China could deliver a double blow to Australian exports

The RBA is likely to have underestimated the impact of China's rebalancing, which is likely to hit Australian exports doubly hard amid sinking commodity prices.

Of the many global economic and financial trends, few are more important to Australia’s long-term prosperity than the rebalancing of Chinese economic growth away from investment towards household consumption.

The composition of Chinese growth is odd by international standards. Investment accounts for around 46 per cent of Chinese GDP -- much higher than in developed countries where the investment share often tops out at around 20 per cent. Naturally the consumption share of GDP in China is much lower than in most other countries.

Chinese authorities have been quite open about a desire to reverse these trends. Investment of this level simply isn’t sustainable in the long-run -- there’s only so many houses, bridges and roads that a country has built -- and the longer investment stays at this level the greater the hole that needs to be filled later on.

A recent paper by the RBA explores this issue further, noting that “Australian exports to China consist primarily of resources, particularly iron ore and coal, and China’s manufacturing sector (especially steel production) absorbs the majority of these exports”.

So what would happen if the composition of the Chinese economy shifts towards greater consumption? It’s fair to say that there is a high degree of uncertainty but the World Input-Output Database offers some key insights.

The composition of Chinese growth is contained in the graph below. Consumption is driven by services and spending on food, whereas over half of investment expenditure is captured by construction, although equipment and machinery investment is also quite high.

To estimate the effect of a Chinese rebalancing on Australian exports, we must draw a distinction between Australia’s gross exports and ‘valued-added exports’ to China. Gross exports are simply the total value of goods and services exported by Australia, whereas ‘valued-added exports’ makes an adjustment for the impact of intermediate imports used in the course of production as well as Australian goods that are re-exported by China.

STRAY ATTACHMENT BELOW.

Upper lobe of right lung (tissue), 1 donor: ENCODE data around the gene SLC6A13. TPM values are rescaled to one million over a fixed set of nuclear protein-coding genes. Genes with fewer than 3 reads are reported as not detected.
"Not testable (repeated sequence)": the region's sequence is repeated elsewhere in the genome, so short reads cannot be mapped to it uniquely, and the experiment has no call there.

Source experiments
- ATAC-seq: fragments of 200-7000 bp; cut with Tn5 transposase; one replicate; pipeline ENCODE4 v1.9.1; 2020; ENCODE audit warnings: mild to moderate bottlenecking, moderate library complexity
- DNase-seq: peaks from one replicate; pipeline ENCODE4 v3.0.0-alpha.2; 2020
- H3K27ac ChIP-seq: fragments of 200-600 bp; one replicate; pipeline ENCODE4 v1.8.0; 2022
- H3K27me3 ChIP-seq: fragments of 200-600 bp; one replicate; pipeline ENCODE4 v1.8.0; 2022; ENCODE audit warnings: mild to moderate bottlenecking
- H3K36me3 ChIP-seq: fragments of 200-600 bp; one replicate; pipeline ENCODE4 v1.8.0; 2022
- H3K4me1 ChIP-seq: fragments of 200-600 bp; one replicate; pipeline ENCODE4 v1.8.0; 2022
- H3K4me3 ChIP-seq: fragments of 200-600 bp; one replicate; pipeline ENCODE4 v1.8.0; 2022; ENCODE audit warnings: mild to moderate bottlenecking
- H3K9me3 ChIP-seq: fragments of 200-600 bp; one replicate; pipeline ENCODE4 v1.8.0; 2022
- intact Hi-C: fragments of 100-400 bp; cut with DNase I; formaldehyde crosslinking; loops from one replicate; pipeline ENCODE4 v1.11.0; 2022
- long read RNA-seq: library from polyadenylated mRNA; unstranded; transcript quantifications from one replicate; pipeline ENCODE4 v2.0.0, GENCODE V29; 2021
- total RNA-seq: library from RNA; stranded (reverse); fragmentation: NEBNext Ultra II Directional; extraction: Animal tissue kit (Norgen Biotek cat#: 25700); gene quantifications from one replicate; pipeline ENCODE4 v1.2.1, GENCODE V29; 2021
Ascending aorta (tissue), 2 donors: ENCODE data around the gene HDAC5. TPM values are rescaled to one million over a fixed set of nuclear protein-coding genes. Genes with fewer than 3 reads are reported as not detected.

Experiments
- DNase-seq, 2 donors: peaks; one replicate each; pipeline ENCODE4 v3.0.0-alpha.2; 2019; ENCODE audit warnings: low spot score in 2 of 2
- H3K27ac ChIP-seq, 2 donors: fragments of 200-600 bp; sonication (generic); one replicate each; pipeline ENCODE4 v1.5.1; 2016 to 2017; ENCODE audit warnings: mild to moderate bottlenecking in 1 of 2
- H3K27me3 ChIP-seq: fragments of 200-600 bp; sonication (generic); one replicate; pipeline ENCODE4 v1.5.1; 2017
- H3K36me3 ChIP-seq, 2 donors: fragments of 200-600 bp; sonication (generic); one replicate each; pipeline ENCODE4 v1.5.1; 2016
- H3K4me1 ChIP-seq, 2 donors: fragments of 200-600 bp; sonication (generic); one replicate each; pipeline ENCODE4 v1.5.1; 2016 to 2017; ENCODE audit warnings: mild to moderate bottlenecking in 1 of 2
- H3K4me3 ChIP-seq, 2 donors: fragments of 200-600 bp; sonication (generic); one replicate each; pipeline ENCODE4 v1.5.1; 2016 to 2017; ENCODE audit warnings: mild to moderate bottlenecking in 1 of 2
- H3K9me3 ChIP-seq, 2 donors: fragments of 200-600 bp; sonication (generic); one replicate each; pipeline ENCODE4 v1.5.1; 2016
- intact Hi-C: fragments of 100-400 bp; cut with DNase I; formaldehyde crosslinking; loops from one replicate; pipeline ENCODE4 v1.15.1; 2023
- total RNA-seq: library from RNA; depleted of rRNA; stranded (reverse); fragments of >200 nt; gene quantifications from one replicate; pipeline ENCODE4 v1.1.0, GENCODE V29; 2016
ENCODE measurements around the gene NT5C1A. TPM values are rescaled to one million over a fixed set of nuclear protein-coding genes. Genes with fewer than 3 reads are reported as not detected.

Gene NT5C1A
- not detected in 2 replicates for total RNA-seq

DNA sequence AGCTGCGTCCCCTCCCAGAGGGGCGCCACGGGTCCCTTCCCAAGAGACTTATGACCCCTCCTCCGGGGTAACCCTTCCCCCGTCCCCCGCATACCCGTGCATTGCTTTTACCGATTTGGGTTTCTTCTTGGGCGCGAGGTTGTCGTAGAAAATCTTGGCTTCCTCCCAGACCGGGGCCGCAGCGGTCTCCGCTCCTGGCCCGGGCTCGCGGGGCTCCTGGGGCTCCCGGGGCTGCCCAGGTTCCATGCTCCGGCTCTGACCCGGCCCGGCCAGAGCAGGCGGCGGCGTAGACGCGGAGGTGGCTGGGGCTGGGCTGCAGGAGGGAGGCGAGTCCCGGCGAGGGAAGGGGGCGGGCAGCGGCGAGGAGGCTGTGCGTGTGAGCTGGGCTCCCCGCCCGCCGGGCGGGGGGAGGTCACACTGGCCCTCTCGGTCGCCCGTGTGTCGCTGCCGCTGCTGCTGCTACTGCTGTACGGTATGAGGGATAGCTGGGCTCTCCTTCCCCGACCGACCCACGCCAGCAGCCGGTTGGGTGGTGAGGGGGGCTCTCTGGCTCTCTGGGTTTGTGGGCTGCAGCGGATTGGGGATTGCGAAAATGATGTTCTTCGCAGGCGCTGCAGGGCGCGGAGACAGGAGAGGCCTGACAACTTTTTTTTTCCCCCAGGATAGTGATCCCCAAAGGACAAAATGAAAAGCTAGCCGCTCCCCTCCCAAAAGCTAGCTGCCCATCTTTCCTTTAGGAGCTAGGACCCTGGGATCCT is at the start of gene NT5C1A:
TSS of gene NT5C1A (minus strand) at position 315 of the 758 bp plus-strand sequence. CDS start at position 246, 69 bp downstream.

This distinction is covered in greater detail during an earlier article.

According to the RBA, “total Australian value-added exports to China were approximately 70 per cent of gross exports to China in 2011”. This accounts for 5 per cent of Australia’s total value-added output and 27 per cent of the value-added output in the mining sector.

Chinese investment is the driver of value-added exports for both the mining and non-mining sectors. Construction has by far the highest demand for Australian value-added exports accounting for almost half the total.

In addition, it is important to emphasise that Chinese investment, particularly construction, has relatively high requirements for Australian value-added exports per dollar of output. Compared with consumption, Chinese investment is Australian exports-intensive.

This indicates that any rebalancing away from investment will weigh on the Chinese demand for Australian exports. According to the RBA, “each dollar of Chinese investment involved more than double the demand for Australian value-added output compared with each dollar of household consumption, and almost four times the demand for the Australian mining sector’s value-added output.”

The table below gives a sense of the discrepancy. The numbers might seem low but remember that the Chinese economy is measured in the trillions of dollars.

The potential impact of a Chinese rebalancing on the Australian economy is considerable. If, for example, China’s consumption share of GDP In 2011 was 10 percentage points higher (and investment 10 percentage points lower), Australia’s GDP would be around 0.5 percentage points lower.

The RBA notes that “such a marked shift in the composition of China’s growth could only be expected to happen over a number of years”. Over that time there are a range of factors -- such as changes in relative prices, including the exchange rate, and demand and supply dynamics -- that could change significantly in China and elsewhere.

As a result, the impact of a rebalancing on the Australian economy can reasonably be expected to weigh on economic growth but the extent to which is highly uncertain.

However, the expected rebalancing of the Chinese economy is several magnitudes more difficult than the one Australia is attempting to undergo. It is unlikely to be achieved without a significant slowing of growth, indicating that Australian exports will not only get hit by the compositional shift but also the slower absolute growth of the Chinese economy.

The eventual impact of this shift on the Australian economy is likely to be larger than these estimates from the RBA simply because it does not capture the sharp falls in commodity prices and the fact that most iron ore producers will go bust in the shakeout. The rebalancing of the Chinese economy necessitates a further rebalancing of the Australian economy and that has already proved to be a difficult proposition.